The snow has just started and I’ve got to finish some laundry and get dinner under way. Hope all of you stay warm and safe over the next few days.

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The Bride in the Berkshires

The Bride in the Berkshires

The Love Bug broke her arm over the weekend. She was jumping on the couch, apparently practicing her basketball skills after seeing her first live, basketball game. The doctors did what they always do, they discussed it among themselves and then I got to hear about it, in the best possible light. It’s only a little “buckle” fracture, she’ll probably only need a splint, what’s for dinner?

The Groom is a man after my own heart. Instead of letting his Bride take their tumbling toddler into the ER and splint her – why is it all emergencies happen on the weekend? – he insisted they take her to “another doctor who is not the parent” for treatment. When mine were little, I’d let Bob look into their ears on occasion, but they saw our pediatrician for most things. What is that saying; “Physician heal thyself, or don’t even try and heal your family members or whatever?”

The Bride broke her arm the night before the first day of First Grade. I remember coming home to my little family trying to get out the door with her arm wrapped in magazines, a temporary Boy Scout-like splint. It’s one thing for your children to catch cold, but it’s an entire other thing when we parents realize that we sometimes have absolutely no control over our child at all times. For me it was finding out that the Bride needed to wear glasses at the age of 2!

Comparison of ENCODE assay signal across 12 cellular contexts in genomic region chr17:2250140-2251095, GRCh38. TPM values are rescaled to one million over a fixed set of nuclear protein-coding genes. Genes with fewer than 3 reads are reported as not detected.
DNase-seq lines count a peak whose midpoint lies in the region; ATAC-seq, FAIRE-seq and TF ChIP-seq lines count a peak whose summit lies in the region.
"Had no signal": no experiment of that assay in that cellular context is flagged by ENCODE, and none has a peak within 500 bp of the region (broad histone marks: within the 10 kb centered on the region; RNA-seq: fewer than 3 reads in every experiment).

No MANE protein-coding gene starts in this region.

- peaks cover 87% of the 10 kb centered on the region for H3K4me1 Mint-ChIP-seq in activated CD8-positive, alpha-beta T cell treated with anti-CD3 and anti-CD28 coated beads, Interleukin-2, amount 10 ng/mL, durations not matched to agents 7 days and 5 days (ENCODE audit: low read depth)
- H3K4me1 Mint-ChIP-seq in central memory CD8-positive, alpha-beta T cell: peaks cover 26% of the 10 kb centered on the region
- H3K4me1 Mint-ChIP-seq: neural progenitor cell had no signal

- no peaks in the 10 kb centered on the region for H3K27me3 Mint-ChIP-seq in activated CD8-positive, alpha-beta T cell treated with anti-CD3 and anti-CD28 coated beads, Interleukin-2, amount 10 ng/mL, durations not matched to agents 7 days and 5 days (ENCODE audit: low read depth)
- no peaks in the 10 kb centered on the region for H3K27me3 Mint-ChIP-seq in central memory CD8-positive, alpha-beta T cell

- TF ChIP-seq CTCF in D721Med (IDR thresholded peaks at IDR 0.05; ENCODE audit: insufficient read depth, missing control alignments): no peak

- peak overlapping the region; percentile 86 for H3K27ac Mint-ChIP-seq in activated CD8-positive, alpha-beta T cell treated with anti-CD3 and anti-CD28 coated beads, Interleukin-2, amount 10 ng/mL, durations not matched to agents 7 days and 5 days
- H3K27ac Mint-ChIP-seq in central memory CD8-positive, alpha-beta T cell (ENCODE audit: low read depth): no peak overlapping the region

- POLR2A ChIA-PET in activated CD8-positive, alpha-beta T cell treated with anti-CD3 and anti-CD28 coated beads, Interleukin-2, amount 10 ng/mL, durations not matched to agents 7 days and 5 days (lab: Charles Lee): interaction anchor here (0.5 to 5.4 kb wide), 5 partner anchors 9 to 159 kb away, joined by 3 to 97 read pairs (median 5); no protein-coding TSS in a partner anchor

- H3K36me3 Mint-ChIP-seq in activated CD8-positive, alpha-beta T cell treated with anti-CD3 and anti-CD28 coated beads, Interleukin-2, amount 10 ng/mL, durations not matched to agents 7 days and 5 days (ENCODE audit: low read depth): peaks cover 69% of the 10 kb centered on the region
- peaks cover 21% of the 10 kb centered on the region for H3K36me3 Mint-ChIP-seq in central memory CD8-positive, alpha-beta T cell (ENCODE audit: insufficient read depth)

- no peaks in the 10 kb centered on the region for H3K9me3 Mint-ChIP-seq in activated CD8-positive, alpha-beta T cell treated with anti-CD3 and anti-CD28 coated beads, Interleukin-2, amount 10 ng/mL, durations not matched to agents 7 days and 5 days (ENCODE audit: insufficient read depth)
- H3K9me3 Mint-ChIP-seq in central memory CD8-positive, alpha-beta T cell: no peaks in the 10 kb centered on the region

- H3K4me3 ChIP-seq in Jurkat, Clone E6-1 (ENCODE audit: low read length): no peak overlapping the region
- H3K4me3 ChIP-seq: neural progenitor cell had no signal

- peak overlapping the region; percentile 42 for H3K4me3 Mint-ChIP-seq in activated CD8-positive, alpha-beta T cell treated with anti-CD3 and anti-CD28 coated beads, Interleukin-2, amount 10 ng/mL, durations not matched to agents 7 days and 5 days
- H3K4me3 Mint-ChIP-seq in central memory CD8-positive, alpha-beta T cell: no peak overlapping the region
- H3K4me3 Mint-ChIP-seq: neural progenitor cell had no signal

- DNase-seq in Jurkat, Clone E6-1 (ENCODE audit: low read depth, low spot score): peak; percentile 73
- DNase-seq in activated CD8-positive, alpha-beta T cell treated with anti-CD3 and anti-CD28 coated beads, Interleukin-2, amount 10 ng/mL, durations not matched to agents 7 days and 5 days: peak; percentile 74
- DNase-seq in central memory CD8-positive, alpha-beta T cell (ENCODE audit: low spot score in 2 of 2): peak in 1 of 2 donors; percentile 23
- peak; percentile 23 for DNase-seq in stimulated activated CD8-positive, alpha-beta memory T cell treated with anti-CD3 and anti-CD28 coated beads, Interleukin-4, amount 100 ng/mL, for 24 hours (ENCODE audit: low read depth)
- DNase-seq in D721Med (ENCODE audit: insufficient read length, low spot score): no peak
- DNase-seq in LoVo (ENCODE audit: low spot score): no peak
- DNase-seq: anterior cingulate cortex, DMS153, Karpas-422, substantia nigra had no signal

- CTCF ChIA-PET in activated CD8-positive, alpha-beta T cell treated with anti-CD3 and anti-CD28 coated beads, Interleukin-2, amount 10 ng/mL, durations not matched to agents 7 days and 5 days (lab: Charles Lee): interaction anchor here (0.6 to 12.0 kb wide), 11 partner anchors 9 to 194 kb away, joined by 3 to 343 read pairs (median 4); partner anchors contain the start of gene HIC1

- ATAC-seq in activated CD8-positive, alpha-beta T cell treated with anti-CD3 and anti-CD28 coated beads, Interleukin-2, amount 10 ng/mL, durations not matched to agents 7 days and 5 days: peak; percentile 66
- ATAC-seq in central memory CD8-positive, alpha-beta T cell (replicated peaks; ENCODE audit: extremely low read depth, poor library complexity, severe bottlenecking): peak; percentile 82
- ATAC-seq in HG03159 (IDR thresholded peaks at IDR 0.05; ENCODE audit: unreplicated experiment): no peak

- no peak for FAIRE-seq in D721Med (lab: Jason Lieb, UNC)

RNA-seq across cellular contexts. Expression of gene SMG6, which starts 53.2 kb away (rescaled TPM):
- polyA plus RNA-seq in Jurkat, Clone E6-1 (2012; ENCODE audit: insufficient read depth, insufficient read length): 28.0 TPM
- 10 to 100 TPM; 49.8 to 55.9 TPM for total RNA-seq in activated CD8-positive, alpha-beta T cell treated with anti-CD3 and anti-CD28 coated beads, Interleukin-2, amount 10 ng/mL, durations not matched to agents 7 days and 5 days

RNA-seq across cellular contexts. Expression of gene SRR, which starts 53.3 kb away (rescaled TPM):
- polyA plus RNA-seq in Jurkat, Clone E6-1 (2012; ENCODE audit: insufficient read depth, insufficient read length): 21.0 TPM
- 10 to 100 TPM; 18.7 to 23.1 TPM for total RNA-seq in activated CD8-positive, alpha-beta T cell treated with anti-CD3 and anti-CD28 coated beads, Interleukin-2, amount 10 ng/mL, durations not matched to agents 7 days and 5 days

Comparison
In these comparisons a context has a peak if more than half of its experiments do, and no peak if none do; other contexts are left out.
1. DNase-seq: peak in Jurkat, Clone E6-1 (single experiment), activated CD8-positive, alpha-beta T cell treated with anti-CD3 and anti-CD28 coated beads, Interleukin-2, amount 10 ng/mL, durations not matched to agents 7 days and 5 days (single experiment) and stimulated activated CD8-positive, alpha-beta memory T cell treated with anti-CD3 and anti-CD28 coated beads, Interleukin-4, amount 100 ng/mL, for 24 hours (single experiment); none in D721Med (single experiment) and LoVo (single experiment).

How could that happen? I didn’t wear glasses and neither did Bob, we had 20/20 vision. But I’d been noticing my little girl’s eyes were asymmetrical. I thought she had an ocular muscle problem and brought her to see an Ophthalmologist. It turns out she was squinting in one eye because she had a severe astigmatism, in other words the world looked like a Dali painting on one side of her brain and normal on the other. If we hadn’t caught it as such a young age, she would have been that pirate Kindergartener wearing a patch with glasses to encourage her eye to see normally.

As it was, she wore a tiny pair of glasses with a band around the back of her curly blonde head for a year, until her cornea grew to correct the astigmatism. And like it or not, I felt like I had failed as a mother, if only my uterus held her in the upright position, maybe I shouldn’t have played racquetball? It felt like some part of my gene pool had failed me. Now I realize we are none of us perfect. That thinking we have a tabula rosa on our hands with a brand spanking new baby is idiotic, because that baby has all the genetic material of her parents, and her parents’ parents, and back through the ages.

Temperament is ingrained. They will or will not develop allergies; they might confuse letters. They will or will not jump into the water, they will or will not climb that tree and fall out. Some children hesitate, and some take on the world like a mini Evil Knievel. Some, like the Rocker, will run straight into the ocean or take the ski lift to the top of a mountain, and leave his family in his wake. And I must admit, the Love Bug seems to have a bit of her Uncle’s daredevil streak; what others may call stubborn, I see as determination and persistence. When they are stopped in Nashville city traffic now, the Bug will yell, “GO! GO! GO!” from her tiny car seat! Remember we called her mother, “The Girl Who Stands With Hands on Hips.”

It’s all in the perspective.                           photo